Is the first division crap?

Discussion in 'Other Divisions' started by kerpow, Oct 23, 2003.

  1. kerpow

    kerpow New Member

    Jun 11, 2002
    Just been reading this article and have to agree with them about the standard of the teams in the first division. All the big traditional big teams of the first division have either been promoted eg. Wolves and Birmingham, or through lack of finances have turned into minnows eg. Forest, Coventry.

    Where are the decent players in the division? In my mind the only team that has a half decent squad is Sheffield United.

    Wigan at the top of the league? Sunderland, the worst team in the premiership ever, in a playoff position after they sold half their squad? Doesn't sound very encouraging does it.

    Obviously the collapse of ITV Digital has hit all the clubs extremely hard.
     
  2. Peakite

    Peakite Member

    Mar 27, 2000
    Berkshire
    Club:
    Halifax Town
    Wigan have quite a bit of money behind them. Wolves traditionally claim to be big, but no-one who has yet brought up the half century can actually remember them being so.

    Money presumably plays a large part, that teams have significantly lower incomes, it is just a matter of how well they can cope.
     
  3. RichardL

    RichardL BigSoccer Supporter

    May 2, 2001
    Berkshire
    Club:
    Reading FC
    Nat'l Team:
    England
    Well if you'd asked my during Reading's 1-0 defeat at home to Walsall on tuesday I'd have said yes, but the question that needs asking is "what is the yardstick you are defining 'crap' by?"

    Compared to the premiership, then yes it is. Compared to the old second division in pre-premiership days, I'd say not. It's probably improved a bit on average since then, it's just that there's no way it could match the improvement made in the premiership.
    There are two main reasons for this. One is that the scouting network of top clubs has vastly improved. There are very few good young players signed from Nationwide league clubs any more, because the number of good young players who slip through the net is much smaller than in the past.
    The second reason relates to this - the ridiculously high wages paid by premiership clubs to reserve team players. Reading are an averagely supported club in Division 1, but we can only afford to pay our top earners around £4000 a week at most. There are young premiership reserve players, who may not have played a first team game in their entire lives, who are on more than that. How many 20 year old players are going to take a 50% pay cut to drop down a division? Not many. In the past if a player got to about 20 and hadn't made the breakthrough into the first team he'd look for a move to get playing first team football. Because of the pay drop, many won't even consider that option any more. The one's that do, often a year or two later, are so conditioned to the easy life in the reserves that they find it hard to adjust to playing competitive football for the first time and drift out of games when the going gets tough.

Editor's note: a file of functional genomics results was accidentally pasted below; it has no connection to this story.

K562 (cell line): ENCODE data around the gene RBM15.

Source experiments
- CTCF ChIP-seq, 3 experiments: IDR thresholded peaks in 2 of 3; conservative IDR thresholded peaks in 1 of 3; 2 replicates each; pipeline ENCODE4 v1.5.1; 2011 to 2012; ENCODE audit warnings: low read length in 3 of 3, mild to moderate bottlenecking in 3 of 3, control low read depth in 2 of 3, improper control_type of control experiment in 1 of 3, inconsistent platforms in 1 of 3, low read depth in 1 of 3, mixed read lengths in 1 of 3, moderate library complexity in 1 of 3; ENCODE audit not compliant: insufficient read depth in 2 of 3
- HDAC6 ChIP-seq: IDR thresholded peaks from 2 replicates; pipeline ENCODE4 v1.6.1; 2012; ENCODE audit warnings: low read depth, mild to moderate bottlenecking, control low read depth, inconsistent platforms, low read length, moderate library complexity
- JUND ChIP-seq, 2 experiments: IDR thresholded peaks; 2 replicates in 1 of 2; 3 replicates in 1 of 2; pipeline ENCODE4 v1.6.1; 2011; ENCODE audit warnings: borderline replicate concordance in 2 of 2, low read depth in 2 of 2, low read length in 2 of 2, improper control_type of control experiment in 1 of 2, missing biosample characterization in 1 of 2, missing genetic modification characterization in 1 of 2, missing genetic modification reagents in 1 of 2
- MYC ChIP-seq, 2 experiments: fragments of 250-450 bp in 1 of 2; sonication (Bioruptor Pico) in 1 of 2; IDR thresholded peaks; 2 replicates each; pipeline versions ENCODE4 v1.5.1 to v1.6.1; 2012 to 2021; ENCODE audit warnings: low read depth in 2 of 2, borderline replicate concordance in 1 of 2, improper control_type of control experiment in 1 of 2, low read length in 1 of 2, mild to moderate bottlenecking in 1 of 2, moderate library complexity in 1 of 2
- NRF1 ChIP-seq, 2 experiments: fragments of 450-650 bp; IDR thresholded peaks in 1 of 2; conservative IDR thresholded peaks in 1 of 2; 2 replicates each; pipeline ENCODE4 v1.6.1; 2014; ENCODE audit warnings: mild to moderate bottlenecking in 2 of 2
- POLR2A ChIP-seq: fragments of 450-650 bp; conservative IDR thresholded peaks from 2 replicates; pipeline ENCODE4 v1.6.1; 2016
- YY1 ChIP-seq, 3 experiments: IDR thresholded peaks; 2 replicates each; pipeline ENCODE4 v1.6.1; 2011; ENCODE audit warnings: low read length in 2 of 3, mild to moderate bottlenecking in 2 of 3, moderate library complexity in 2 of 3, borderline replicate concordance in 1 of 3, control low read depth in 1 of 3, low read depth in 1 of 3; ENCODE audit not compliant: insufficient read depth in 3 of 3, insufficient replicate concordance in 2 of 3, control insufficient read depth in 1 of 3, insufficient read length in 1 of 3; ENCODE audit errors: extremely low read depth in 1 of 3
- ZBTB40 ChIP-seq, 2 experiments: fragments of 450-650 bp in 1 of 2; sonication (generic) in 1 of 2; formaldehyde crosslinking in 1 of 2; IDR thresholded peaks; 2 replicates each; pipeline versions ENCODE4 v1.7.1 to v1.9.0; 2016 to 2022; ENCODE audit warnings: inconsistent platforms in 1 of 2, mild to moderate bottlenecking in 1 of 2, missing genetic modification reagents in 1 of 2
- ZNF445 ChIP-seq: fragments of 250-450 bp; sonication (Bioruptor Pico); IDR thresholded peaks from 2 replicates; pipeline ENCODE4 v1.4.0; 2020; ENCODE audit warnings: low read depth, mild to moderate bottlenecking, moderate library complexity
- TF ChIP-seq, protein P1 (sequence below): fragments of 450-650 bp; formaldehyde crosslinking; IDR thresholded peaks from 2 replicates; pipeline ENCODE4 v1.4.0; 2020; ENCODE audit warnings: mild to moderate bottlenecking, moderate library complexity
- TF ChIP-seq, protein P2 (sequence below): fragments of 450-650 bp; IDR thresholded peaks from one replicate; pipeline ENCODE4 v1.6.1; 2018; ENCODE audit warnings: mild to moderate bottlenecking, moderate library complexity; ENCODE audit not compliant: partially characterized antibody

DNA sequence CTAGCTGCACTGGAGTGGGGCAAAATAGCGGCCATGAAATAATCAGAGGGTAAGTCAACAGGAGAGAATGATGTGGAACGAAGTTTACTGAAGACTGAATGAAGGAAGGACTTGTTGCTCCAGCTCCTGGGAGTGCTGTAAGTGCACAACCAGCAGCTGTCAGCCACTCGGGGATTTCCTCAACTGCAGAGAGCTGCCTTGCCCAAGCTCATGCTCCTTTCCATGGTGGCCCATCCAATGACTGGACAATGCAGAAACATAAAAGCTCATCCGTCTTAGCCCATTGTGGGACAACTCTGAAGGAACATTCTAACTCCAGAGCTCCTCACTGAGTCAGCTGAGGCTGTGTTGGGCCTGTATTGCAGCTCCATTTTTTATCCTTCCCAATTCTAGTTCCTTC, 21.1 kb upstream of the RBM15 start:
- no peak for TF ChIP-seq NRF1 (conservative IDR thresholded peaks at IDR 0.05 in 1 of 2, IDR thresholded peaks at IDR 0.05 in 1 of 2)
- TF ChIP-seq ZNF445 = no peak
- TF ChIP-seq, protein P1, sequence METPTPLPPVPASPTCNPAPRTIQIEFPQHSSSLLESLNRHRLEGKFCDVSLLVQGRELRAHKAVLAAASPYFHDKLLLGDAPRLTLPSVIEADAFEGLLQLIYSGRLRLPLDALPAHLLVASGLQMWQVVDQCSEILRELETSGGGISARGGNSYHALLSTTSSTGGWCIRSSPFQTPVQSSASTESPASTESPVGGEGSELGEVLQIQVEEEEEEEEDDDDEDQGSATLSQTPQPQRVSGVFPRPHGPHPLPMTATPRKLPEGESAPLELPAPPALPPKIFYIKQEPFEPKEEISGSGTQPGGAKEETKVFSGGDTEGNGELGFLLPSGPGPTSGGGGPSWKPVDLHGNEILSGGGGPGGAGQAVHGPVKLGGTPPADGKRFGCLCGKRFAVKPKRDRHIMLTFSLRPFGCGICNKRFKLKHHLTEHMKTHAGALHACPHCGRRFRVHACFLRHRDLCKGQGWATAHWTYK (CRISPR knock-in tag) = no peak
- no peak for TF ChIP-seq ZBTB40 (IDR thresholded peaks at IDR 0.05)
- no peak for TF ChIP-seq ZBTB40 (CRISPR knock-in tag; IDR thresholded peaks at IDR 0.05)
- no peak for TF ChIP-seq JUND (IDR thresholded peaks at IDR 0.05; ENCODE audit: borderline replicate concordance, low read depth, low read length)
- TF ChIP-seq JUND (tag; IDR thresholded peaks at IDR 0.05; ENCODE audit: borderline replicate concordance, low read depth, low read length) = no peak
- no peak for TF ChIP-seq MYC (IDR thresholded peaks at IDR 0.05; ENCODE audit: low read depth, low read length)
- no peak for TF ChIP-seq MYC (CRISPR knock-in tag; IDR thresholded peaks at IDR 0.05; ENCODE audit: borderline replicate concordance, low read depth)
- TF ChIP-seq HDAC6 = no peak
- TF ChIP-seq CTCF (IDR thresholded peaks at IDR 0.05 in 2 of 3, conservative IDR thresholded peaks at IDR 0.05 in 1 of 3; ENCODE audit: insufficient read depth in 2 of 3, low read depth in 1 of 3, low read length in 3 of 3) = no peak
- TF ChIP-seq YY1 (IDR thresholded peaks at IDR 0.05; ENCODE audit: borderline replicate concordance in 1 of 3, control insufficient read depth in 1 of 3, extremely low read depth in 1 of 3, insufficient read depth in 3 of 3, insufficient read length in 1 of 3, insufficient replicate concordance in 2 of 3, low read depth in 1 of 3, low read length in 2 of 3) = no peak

One other reason why Nationwide football is considered mediocre is that sports journalists and premiership fans, so totally conditioned to the premiership where the quality of a team is strongly linked to the size of a club, can't get their heads around the fact that a team like Wigan really could be the best team in the division. The thought process appears to be "well Wigan are a small club and I haven't heard of their players, so they must be rubbish. If they are top then every other team must be even more rubbish, therefore the whole division is utter crap."

    It is also a very tight division. Confidence plays a much bigger role in this division than the premiership. Confidence can make the difference between a team being play-off contenders and relegation candidates, whereas in the premiership the effect would be about half of that.
    As to the relative success of the relegated clubs, this is one of those stats that only works one way. Relegated clubs doing well always prove the gap is huge, while relegated clubs doing poorly is never said to indicate the opposite. Similar to how Chelsea winning 4-0 at Shrewsbury was taken as an indicator of the gulf in class, while Shrewsbury beating Everton was just a fluke that could be dismissed.
     
  4. kerpow

    kerpow New Member

    Jun 11, 2002
    I find that very surprising considering the size of Wigan as a city and more importantly the competition of such a well established Rugby League side. Throw in their proximity to all the other Lancashire sides and it's a wonder that they have any fanbase at all.

    Wolves certainly are a big team compared to many other 1st Division sides. Nice 28,000 all seater stadium that was usually near capacity when I used to visit my mates at Wolves Uni about 5 years ago. And always spending money on big name (if not big quality players). Jack Hayward was hardly the poorest 1st Division chairman was he?

    As the article mentions, the gap between the Prem and the 1st is getting larger.
     
  5. NER_MCFC

    NER_MCFC Member